Self-sabotaging emerges from a fear of failure. Accordingly, it loves procrastination. Keeping this up too long however, will eventually lead to what you were trying to avoid all along: You will begin to believe that you are incapable of success, because you have forgotten how talented and qualified you truly are, when you try.

“I shouldn’t” – The impostor syndrome

The impostor syndrome is strongly connected to self-doubt. It describes the unreasonable feeling of being a fraud in disguise that has seized an opportunity by luck rather than personal abilities or effort. You feel that it can only be a matter of time until people around you discover this and kick you out.

Fascinatingly, this phenomenon has been shown to predict and accompany mental health concerns, including depression and anxiety. Essentially, you are not allowing yourself to accept that you are just as worthy as everyone else and that can do some serious damage. For more on the impostor syndrome, see this video here.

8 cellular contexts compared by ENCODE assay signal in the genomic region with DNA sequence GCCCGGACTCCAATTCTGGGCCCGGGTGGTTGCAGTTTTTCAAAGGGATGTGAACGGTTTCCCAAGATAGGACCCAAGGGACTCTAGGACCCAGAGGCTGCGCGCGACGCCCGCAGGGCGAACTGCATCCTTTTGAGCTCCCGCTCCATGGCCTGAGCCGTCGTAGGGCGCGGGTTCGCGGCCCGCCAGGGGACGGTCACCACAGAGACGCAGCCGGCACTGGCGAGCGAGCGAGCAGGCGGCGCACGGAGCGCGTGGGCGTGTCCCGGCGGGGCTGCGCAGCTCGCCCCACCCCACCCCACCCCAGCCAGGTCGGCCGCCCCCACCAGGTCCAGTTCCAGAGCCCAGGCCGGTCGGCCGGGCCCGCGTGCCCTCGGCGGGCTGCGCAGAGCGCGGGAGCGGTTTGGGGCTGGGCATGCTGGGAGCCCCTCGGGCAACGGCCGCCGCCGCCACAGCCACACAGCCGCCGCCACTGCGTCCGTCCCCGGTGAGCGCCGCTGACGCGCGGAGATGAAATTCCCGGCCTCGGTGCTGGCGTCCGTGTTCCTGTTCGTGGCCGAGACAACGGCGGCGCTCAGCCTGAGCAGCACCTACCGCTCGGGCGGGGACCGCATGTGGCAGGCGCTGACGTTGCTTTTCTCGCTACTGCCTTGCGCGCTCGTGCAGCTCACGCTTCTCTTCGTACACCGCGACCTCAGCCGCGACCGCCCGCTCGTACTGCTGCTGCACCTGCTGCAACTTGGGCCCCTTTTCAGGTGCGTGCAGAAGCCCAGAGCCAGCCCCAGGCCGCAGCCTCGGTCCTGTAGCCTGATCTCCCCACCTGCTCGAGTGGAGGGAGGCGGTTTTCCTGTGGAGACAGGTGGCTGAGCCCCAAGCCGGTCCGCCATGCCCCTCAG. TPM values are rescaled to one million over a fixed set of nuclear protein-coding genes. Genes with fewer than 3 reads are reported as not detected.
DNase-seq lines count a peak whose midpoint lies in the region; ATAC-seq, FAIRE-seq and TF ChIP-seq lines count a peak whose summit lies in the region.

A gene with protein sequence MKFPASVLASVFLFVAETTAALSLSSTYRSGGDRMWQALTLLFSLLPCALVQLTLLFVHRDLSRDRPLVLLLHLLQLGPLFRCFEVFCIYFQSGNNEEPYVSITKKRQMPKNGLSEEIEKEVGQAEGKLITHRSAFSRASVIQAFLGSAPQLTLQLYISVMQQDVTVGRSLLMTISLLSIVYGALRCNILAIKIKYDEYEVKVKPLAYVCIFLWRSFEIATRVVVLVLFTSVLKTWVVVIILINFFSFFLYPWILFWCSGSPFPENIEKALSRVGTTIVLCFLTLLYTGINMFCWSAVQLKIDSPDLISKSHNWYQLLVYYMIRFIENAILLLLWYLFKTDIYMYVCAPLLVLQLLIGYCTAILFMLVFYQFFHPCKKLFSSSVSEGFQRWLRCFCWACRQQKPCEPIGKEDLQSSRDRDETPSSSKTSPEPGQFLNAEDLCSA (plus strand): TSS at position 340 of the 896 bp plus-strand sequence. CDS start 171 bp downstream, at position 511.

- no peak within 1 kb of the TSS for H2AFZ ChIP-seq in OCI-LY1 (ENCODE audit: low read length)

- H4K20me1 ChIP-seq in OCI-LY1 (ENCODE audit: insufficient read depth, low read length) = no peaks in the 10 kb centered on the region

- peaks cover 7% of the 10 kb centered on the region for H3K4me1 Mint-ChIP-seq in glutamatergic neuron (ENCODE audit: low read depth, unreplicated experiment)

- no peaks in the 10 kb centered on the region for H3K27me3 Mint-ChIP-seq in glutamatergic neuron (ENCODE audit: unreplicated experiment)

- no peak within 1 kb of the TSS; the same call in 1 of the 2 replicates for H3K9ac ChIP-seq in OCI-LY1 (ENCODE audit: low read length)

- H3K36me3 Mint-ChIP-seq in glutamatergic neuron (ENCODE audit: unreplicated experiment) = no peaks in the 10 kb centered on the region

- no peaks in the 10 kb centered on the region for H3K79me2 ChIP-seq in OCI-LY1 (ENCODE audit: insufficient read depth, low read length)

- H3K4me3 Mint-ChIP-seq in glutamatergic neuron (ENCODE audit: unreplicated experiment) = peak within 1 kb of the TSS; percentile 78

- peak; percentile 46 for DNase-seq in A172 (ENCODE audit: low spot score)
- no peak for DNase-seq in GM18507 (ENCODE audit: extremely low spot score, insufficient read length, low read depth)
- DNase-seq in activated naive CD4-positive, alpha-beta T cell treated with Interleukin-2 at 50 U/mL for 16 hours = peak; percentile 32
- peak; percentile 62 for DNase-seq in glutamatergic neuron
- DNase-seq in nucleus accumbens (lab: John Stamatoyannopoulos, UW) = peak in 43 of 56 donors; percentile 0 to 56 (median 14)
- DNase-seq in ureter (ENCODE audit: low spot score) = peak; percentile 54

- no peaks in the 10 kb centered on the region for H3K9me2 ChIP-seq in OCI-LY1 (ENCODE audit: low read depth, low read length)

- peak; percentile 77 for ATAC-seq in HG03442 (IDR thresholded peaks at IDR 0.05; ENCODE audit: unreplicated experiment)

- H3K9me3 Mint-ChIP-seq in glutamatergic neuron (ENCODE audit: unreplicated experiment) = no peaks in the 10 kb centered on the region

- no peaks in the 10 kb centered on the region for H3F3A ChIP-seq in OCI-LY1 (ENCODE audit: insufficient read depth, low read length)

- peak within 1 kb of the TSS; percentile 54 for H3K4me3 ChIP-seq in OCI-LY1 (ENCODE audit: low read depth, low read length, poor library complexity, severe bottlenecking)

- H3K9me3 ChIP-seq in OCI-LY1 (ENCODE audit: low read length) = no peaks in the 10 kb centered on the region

“I suck” – Lack of self-kindness

Frankly, maybe you’ve noticed that when you’re alone, you are being a real jerk to yourself. Studies show that the lack of self-kindness can predict self-doubt. Individuals who are kinder to themselves tend to accept their defects rather than deny them. Self-doubtful people, on the other hand, worry more about failures and negative evaluations. They have a higher need for approval from others, are harsher in their self-judgements and tend to isolate themselves.

 

Self-doubt – a gateway drug to depression

After unconsciously using these mechanisms, you might begin to fully believe your self-doubts. The nasty inner voice isn’t easily silenced anymore. It is taking over control. Numerous studies have found a connection between steady self-doubt and psychological problems including mood swings, lower self-esteem, anxiety, and depression. In fact, many of the symptoms used to diagnose depression correspond with patterns found in the mechanisms explained above. Your self-doubt is taking over and deteriorating into depression when for example, you’re losing motivation or concentration, feeling indecisive, guilty, or worthless. Maybe you’re developing a pessimistic perspective on your future. You might avoid responsibility, isolate yourself from others, and experience real fear or anxiety.

Therefore: Don’t downplay depression! If there is a possibility that you are depressed – don’t doubt that as well!
It can be tempting to tell yourself that you are overreacting, or making things up. However, if there is a possibility that you are struggling with more than self-doubt, you should doublecheck. You owe that to yourself.